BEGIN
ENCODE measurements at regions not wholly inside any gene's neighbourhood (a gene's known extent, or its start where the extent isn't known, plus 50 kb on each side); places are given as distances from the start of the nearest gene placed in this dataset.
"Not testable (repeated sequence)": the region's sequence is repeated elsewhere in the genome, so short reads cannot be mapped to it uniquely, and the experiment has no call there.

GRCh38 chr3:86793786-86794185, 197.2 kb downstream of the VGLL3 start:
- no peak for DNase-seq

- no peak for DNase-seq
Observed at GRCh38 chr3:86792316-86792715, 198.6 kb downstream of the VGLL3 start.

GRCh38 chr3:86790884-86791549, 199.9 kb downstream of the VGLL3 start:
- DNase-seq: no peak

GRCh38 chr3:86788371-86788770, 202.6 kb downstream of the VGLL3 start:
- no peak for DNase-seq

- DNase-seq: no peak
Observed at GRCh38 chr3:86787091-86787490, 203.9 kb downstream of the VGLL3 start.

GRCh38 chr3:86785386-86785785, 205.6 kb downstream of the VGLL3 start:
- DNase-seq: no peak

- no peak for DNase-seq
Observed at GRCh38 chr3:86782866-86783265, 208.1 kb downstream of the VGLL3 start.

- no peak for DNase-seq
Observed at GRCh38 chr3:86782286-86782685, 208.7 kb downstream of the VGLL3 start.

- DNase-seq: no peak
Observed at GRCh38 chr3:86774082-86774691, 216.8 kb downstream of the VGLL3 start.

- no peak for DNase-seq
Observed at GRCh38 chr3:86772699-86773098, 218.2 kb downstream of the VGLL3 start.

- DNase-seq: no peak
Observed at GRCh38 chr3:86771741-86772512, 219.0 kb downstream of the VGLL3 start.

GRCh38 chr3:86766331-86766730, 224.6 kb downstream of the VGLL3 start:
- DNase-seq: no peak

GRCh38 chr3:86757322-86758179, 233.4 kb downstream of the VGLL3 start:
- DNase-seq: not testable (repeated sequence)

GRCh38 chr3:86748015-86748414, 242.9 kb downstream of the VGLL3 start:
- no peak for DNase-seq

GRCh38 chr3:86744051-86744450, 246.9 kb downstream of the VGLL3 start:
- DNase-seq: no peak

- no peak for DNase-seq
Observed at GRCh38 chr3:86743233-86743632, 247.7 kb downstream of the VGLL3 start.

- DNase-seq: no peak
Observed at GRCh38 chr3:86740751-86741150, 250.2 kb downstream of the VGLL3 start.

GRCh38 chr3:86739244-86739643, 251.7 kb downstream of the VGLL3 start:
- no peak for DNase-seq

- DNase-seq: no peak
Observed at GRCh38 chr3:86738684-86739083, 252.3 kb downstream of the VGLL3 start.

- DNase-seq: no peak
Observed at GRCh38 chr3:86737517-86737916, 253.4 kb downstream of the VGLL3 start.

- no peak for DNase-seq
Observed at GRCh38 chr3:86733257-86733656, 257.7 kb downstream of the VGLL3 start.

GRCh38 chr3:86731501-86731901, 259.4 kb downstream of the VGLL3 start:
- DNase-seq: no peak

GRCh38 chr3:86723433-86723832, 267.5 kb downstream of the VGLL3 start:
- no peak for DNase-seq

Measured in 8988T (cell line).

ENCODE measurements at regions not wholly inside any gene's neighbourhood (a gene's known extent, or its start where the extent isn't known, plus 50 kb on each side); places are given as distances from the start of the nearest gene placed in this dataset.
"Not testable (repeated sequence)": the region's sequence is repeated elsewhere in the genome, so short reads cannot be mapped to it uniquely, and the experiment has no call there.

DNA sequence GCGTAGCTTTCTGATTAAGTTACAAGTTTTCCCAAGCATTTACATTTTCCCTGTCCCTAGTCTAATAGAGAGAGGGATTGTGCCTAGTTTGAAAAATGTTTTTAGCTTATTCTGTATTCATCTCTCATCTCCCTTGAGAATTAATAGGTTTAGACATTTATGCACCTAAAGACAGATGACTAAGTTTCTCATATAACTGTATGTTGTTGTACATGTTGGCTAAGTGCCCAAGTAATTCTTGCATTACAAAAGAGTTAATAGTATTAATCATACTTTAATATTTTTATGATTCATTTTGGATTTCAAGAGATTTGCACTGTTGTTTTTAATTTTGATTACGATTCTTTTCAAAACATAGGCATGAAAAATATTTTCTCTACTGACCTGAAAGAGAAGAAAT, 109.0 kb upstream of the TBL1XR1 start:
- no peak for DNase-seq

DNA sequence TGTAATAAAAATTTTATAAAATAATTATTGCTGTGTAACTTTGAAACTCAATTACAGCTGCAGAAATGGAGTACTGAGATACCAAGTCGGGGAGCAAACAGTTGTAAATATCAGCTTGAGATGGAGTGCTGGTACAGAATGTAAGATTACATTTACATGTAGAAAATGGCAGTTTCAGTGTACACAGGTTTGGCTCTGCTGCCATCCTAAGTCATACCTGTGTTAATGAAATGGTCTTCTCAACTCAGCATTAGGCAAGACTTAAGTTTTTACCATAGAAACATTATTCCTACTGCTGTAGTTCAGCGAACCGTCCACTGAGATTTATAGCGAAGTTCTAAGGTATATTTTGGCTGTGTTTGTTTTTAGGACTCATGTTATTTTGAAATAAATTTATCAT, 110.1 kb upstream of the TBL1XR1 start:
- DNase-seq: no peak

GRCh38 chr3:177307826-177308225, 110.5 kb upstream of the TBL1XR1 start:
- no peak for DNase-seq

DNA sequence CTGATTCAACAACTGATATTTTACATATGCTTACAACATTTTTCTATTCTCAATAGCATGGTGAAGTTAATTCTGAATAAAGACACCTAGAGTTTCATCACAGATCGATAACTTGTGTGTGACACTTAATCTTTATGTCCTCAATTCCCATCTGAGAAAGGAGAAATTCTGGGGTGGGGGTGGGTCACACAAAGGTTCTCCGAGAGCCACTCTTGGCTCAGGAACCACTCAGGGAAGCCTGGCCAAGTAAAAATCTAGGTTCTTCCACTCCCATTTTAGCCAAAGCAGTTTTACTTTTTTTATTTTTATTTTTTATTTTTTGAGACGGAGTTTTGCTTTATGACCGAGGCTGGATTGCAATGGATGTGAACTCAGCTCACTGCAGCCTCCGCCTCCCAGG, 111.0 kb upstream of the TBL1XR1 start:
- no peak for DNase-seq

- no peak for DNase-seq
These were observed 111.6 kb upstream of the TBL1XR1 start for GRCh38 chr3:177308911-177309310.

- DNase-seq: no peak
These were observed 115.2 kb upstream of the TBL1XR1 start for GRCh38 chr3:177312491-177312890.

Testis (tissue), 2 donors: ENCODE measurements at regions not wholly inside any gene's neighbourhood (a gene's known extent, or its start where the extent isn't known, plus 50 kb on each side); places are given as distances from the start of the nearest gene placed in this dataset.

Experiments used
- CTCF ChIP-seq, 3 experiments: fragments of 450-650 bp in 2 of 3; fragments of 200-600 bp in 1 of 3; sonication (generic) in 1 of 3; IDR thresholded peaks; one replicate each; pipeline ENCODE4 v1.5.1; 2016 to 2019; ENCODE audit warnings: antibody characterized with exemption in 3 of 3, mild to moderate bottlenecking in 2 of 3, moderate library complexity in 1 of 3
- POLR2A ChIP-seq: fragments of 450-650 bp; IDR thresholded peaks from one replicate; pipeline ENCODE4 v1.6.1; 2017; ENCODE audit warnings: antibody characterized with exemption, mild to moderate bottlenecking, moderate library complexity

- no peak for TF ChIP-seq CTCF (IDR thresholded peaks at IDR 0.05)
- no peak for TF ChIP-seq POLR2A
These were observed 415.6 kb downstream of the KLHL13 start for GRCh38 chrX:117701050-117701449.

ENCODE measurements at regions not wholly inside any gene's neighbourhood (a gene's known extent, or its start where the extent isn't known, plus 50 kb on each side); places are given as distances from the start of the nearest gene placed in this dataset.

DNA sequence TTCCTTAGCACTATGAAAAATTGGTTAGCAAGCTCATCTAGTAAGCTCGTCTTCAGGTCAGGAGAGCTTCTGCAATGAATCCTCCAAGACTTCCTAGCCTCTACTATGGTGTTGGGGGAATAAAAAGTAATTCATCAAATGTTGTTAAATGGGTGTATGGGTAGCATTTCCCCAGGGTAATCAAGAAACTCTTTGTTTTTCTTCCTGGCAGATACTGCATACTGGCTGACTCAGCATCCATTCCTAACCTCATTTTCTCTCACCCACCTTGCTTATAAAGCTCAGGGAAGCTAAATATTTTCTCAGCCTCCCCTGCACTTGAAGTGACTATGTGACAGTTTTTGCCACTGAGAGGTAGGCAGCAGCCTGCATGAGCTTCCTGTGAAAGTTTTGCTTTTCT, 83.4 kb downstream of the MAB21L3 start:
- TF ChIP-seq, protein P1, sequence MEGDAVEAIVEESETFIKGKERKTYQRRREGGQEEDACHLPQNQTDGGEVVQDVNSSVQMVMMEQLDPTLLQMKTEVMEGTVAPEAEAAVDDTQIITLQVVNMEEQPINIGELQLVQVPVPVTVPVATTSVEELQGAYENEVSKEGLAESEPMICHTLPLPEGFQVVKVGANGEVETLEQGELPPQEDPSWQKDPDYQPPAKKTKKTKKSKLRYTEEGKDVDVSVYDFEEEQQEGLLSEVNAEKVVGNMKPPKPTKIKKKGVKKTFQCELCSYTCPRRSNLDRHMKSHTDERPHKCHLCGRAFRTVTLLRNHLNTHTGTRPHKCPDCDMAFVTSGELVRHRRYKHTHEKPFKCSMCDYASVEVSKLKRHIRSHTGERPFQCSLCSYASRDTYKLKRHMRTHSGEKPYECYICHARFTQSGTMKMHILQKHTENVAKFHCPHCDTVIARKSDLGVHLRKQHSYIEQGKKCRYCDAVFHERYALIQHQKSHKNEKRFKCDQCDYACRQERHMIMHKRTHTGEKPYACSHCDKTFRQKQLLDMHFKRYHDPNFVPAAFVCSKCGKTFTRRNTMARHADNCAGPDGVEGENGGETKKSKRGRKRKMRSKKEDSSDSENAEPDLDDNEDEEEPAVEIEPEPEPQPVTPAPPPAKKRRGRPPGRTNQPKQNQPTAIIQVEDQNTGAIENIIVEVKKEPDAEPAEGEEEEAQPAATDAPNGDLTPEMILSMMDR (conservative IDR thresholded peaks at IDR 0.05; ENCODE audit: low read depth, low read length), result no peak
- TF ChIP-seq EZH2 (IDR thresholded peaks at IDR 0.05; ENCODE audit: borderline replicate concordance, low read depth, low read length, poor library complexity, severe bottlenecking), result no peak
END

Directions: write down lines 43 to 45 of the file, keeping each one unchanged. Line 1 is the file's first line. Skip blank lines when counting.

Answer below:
- no peak for DNase-seq
Observed at GRCh38 chr3:86733257-86733656, 257.7 kb downstream of the VGLL3 start.

GRCh38 chr3:86731501-86731901, 259.4 kb downstream of the VGLL3 start: